We feel anxious if the other person does not need us.

We feel anxious if the other person is doing something, and they are not doing it "right" (which is another way of saying; they are not doing it your way).

Here is a SHIFT in Thinking: The greatest gift we can give to others, especially our children and our qualifier, may be ...... -----> (here it comes ) ...... ----> letting them do it for themselves.

By allowing them to do it for themselves, they learn and start to feel their own self-esteem increase, where they begin to see they are not inept. May be, just may be, we are creating a cycle here. Let people fall every once in a while. (I'm not talking about going out naked in the front yard or jumping off the Grand Canyon.)

Yes, perhaps through our desire to help others, we begin to control, and we may make the other person feel inept. We do this by accident of course. But what if this is true?

What if, in our desire to help, we actually hinder their growth?

8. Do people expect you to do things? To the point, that when you don't, they are "Shocked"?

9. Do we wait to see the other person's mood, and our mood is dependent on their mood? Is our mood going to be adjusted based upon our qualifier's mood? If we are in a good mood, does our mood change when the addict's mood is bad? YIKERS!!!! This is BAD!! It doesn't even have to be our qualifier's mood. We have a friend, he's bummed. We adjust our feelings, so we don't make him feel worse. But, do we feel guilty for finally being happy?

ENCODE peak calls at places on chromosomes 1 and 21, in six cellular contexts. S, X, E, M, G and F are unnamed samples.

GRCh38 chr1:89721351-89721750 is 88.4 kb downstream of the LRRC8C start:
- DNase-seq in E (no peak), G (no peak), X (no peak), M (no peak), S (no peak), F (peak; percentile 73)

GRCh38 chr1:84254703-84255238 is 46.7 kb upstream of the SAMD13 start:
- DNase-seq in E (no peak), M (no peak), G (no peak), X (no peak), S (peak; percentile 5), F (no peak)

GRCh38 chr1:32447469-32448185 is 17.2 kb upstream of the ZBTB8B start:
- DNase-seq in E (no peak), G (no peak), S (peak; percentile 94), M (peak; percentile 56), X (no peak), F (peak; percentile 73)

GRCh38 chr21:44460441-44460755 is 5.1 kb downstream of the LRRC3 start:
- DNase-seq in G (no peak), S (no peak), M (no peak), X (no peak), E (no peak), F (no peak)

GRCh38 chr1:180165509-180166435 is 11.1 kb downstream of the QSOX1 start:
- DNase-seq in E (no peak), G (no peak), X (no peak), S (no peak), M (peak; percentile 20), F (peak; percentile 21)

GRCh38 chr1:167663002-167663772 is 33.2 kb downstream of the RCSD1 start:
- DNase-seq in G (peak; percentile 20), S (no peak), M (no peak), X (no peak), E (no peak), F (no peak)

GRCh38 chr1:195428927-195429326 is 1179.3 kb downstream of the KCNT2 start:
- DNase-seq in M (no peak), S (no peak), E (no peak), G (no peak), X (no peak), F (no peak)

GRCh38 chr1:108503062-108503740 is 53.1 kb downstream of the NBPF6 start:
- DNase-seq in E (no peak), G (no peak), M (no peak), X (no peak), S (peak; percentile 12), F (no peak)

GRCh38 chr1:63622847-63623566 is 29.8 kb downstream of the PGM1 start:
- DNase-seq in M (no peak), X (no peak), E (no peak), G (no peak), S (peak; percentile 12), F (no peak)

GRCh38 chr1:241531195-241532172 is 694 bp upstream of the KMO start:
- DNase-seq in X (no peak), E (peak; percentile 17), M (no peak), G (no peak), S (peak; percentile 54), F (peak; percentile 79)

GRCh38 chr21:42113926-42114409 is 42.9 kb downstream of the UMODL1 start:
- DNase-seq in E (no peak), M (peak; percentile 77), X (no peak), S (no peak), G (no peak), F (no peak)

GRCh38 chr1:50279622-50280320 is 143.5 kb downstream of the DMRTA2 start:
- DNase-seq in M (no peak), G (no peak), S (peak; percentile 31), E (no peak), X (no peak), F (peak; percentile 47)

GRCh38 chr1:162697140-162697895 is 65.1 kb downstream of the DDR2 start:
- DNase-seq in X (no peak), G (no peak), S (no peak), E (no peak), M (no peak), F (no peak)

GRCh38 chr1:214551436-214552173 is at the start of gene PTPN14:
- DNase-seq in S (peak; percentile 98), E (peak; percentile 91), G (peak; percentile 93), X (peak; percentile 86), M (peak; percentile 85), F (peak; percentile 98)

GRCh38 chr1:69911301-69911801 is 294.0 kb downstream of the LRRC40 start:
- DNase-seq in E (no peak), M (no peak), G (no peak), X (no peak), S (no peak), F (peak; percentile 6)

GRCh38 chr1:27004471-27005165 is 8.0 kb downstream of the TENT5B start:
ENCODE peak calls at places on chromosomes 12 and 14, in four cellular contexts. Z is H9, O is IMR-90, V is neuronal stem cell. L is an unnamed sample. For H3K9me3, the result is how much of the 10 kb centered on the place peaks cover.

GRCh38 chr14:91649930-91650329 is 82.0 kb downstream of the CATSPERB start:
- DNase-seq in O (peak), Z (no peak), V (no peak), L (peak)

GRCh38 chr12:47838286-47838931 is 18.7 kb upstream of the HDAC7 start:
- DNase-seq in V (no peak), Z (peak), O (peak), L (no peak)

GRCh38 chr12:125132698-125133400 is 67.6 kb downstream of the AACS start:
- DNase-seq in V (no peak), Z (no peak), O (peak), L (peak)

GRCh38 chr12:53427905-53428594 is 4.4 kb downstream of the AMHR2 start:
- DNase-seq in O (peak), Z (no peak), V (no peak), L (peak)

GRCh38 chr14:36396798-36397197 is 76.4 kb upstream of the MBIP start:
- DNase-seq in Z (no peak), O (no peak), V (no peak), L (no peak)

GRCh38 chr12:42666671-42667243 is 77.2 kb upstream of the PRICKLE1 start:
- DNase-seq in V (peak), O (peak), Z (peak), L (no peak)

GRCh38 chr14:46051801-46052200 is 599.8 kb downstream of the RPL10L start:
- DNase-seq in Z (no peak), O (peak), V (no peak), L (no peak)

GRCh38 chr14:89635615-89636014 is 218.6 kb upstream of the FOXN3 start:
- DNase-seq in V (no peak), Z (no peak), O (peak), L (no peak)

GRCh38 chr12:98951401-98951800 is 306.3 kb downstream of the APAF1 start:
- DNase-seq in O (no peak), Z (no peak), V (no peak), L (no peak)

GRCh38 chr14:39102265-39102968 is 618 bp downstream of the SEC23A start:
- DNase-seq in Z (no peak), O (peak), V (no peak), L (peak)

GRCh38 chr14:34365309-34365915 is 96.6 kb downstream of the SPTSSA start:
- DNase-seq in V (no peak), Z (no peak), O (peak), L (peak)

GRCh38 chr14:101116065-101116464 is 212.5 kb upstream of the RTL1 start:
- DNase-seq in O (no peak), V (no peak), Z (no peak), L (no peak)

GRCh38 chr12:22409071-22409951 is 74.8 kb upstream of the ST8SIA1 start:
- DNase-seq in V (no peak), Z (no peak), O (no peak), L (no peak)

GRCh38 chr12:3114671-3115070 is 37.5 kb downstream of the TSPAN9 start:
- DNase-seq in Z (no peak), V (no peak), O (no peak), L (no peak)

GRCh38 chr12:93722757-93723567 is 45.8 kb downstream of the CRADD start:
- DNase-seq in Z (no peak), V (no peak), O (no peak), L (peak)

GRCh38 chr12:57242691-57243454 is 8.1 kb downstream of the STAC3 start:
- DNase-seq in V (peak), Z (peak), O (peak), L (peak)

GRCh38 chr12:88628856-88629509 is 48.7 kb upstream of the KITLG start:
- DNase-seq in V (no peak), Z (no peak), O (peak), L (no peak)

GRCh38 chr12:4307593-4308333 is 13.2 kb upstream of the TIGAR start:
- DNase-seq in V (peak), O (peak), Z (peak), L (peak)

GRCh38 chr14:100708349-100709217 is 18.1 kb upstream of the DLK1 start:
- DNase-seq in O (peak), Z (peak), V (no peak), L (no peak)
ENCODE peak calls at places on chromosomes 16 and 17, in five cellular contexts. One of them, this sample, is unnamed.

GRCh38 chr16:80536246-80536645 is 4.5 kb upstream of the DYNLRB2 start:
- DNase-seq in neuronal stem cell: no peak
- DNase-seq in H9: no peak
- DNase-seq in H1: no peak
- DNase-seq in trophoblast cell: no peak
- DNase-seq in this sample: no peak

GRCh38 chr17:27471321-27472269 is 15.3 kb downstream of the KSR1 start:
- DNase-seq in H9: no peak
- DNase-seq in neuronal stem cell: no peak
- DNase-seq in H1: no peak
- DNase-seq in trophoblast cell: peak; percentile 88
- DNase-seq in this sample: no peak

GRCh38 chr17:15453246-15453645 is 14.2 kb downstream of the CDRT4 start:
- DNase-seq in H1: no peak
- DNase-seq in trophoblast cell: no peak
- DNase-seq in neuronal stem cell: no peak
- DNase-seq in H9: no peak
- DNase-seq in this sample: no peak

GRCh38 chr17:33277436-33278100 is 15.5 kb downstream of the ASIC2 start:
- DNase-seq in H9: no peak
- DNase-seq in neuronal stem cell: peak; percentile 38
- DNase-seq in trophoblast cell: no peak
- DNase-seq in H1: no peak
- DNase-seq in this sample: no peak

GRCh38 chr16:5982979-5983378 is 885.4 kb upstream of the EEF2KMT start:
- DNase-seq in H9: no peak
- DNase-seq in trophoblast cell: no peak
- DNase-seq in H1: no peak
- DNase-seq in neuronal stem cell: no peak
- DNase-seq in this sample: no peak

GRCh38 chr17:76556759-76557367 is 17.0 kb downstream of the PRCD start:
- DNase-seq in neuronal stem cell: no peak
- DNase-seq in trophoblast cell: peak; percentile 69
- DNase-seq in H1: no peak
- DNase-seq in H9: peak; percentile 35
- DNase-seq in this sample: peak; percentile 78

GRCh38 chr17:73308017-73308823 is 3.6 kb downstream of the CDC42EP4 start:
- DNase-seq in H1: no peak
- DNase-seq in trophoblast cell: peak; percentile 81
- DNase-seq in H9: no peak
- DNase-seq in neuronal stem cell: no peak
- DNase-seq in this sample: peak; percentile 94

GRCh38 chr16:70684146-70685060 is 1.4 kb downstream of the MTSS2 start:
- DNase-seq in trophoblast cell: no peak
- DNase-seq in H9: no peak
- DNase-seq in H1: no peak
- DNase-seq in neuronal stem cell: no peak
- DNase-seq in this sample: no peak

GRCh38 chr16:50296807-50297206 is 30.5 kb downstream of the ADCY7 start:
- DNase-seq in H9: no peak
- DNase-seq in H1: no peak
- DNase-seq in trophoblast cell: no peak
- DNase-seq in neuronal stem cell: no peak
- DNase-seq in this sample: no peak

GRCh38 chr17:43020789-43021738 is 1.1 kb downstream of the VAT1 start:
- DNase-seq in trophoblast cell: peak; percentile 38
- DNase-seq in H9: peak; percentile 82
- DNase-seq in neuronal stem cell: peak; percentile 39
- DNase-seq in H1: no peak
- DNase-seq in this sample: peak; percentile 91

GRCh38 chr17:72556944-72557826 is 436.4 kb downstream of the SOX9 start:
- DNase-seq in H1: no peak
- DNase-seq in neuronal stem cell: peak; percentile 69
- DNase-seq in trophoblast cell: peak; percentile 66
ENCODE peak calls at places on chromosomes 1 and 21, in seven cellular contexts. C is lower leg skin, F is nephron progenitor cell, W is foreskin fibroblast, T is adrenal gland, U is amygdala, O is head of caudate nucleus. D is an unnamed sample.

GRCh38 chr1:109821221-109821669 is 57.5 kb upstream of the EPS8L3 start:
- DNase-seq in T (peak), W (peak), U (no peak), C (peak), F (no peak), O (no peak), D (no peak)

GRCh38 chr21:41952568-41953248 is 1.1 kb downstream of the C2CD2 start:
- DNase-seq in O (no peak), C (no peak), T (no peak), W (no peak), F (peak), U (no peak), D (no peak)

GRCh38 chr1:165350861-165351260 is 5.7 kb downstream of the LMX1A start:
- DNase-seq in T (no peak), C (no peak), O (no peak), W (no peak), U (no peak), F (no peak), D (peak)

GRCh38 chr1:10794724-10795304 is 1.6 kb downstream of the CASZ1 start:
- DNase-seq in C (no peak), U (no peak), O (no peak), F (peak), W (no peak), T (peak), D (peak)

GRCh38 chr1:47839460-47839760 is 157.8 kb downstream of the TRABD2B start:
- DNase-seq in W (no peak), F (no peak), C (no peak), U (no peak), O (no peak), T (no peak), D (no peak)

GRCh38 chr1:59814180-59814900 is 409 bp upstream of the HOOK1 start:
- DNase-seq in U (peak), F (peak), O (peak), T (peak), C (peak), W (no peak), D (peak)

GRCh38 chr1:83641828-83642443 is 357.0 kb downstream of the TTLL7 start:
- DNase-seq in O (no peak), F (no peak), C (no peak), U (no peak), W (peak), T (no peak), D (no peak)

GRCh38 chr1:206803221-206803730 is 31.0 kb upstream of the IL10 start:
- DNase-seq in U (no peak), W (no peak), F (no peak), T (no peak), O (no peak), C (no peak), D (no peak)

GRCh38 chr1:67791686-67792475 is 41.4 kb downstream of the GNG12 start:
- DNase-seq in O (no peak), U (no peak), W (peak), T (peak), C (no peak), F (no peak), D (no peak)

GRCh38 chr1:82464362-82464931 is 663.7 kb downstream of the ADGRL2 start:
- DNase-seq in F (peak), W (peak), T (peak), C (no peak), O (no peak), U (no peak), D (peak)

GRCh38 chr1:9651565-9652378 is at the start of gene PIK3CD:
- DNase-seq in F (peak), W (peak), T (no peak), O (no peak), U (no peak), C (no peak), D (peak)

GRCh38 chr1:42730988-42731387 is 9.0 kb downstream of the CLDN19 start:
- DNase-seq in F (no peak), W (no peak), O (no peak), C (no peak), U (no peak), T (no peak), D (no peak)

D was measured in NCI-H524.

10. Do we find ourselves, hunting for alcohol, looking to see where they hid it? Do we find ourselves, addicted to the other person's addiction?

  • In otherwords, do we find our thoughts filled with the words; "What are they doing right now?" when they are gone.
  • Do we find the words going through our brain; "Are they out there drinking?" (or doing whatever the addiction is)

Read the above list over again. We may have a co-dependent personality because we worked ourselves into the behavior and over time it has become our "normal." Or we may have seen this cycle of co-dependency in the house and family environment we grew up in.

PS - Helping is not bad. This is not what I am saying. Going to the other extreme of not helping and worrying only about one's self is selfish. But there is a heathly balance. This is why Al-Anon is available and it is for us.


Al-Anon Lifer said...

Great list and explanations. Today I did something for myself. In the past, I have done the same exact thing, but it was for the other person. What a difference the outcome. I felt better, the other person felt good, and it all had to do with the correct motivation and attitude - taking care of oneself first. If we don't do this, we can't help others when they ask and really need our help.

Joe said...

It's so easy to fall into a pattern and we do, do, do. It has become my problem. Then, when I feel people "should" return the favor, they don't. I project my "shoulds" on them. Thanks for the post.

Anonymous said...

What happened to your wife?

Joe said...

To: Al-Anon Lifer. Thanks for the compliment. And I agree taking care of yourself first, is the most important thing to do. I hear in Al-Anon the example of putting the oxygen mask on ourselves first before we should anyone else -so we can help others.

Anyone else have thoughts on this?